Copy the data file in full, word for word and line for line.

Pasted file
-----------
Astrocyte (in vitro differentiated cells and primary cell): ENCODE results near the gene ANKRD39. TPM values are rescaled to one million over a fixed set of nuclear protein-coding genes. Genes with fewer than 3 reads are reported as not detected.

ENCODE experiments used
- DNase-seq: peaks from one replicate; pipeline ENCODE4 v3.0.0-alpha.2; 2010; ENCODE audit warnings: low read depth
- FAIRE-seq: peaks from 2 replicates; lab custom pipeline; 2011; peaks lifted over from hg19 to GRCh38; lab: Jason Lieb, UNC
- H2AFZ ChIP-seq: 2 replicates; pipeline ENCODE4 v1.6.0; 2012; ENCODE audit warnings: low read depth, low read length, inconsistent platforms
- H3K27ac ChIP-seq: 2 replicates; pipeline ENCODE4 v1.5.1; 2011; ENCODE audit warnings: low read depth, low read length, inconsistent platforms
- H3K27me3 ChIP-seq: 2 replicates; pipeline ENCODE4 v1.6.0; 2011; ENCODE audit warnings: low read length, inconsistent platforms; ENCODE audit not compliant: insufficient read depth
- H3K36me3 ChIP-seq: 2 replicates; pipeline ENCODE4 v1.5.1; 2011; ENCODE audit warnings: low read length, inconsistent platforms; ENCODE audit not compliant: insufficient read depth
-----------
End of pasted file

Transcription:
Astrocyte (in vitro differentiated cells and primary cell): ENCODE results near the gene ANKRD39. TPM values are rescaled to one million over a fixed set of nuclear protein-coding genes. Genes with fewer than 3 reads are reported as not detected.

ENCODE experiments used
- DNase-seq: peaks from one replicate; pipeline ENCODE4 v3.0.0-alpha.2; 2010; ENCODE audit warnings: low read depth
- FAIRE-seq: peaks from 2 replicates; lab custom pipeline; 2011; peaks lifted over from hg19 to GRCh38; lab: Jason Lieb, UNC
- H2AFZ ChIP-seq: 2 replicates; pipeline ENCODE4 v1.6.0; 2012; ENCODE audit warnings: low read depth, low read length, inconsistent platforms
- H3K27ac ChIP-seq: 2 replicates; pipeline ENCODE4 v1.5.1; 2011; ENCODE audit warnings: low read depth, low read length, inconsistent platforms
- H3K27me3 ChIP-seq: 2 replicates; pipeline ENCODE4 v1.6.0; 2011; ENCODE audit warnings: low read length, inconsistent platforms; ENCODE audit not compliant: insufficient read depth
- H3K36me3 ChIP-seq: 2 replicates; pipeline ENCODE4 v1.5.1; 2011; ENCODE audit warnings: low read length, inconsistent platforms; ENCODE audit not compliant: insufficient read depth